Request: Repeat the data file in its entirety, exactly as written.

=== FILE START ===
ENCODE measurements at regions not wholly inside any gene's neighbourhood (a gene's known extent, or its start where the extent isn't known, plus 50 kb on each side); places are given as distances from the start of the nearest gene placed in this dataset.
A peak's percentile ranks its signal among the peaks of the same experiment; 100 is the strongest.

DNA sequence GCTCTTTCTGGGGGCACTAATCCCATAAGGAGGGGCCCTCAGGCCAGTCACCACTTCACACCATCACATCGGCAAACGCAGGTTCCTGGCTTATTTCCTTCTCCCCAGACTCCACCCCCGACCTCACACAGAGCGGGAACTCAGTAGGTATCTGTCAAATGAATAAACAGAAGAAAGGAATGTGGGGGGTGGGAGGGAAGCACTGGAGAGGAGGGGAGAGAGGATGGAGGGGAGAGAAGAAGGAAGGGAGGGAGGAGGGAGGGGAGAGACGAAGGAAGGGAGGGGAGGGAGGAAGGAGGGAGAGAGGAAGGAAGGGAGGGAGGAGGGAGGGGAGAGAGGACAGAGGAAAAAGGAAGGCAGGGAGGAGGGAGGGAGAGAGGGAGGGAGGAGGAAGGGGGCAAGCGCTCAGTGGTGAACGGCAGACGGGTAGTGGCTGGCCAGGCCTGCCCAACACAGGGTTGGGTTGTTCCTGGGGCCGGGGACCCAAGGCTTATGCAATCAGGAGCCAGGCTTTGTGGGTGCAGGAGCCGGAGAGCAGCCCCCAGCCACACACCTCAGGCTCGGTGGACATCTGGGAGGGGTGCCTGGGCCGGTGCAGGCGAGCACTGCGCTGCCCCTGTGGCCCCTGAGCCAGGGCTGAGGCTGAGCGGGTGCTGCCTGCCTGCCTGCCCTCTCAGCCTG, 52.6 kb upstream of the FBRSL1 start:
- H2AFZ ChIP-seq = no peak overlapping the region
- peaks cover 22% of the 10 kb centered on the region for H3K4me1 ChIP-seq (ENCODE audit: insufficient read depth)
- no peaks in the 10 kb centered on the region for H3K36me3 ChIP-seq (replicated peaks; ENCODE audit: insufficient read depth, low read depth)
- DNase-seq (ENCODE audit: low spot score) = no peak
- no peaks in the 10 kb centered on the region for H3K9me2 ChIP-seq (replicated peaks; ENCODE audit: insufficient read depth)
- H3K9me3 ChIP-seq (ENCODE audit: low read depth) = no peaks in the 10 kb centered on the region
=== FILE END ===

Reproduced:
ENCODE measurements at regions not wholly inside any gene's neighbourhood (a gene's known extent, or its start where the extent isn't known, plus 50 kb on each side); places are given as distances from the start of the nearest gene placed in this dataset.
A peak's percentile ranks its signal among the peaks of the same experiment; 100 is the strongest.

DNA sequence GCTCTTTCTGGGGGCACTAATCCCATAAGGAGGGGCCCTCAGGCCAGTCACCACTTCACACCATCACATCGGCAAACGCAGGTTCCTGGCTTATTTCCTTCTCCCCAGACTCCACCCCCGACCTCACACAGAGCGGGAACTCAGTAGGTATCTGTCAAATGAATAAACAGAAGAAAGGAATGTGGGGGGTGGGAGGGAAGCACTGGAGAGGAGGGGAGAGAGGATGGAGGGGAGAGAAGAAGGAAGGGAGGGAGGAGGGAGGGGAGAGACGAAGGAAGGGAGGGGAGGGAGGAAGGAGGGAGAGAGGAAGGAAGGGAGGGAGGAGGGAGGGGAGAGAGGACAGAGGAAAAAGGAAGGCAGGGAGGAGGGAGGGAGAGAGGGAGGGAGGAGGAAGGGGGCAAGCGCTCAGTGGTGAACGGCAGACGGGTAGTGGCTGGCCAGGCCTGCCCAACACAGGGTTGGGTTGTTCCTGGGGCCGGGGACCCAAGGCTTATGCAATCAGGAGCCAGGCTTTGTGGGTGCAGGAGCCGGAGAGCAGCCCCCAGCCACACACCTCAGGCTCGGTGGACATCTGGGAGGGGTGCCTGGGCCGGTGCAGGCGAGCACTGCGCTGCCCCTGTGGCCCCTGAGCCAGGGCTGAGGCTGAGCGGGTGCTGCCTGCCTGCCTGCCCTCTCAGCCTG, 52.6 kb upstream of the FBRSL1 start:
- H2AFZ ChIP-seq = no peak overlapping the region
- peaks cover 22% of the 10 kb centered on the region for H3K4me1 ChIP-seq (ENCODE audit: insufficient read depth)
- no peaks in the 10 kb centered on the region for H3K36me3 ChIP-seq (replicated peaks; ENCODE audit: insufficient read depth, low read depth)
- DNase-seq (ENCODE audit: low spot score) = no peak
- no peaks in the 10 kb centered on the region for H3K9me2 ChIP-seq (replicated peaks; ENCODE audit: insufficient read depth)
- H3K9me3 ChIP-seq (ENCODE audit: low read depth) = no peaks in the 10 kb centered on the region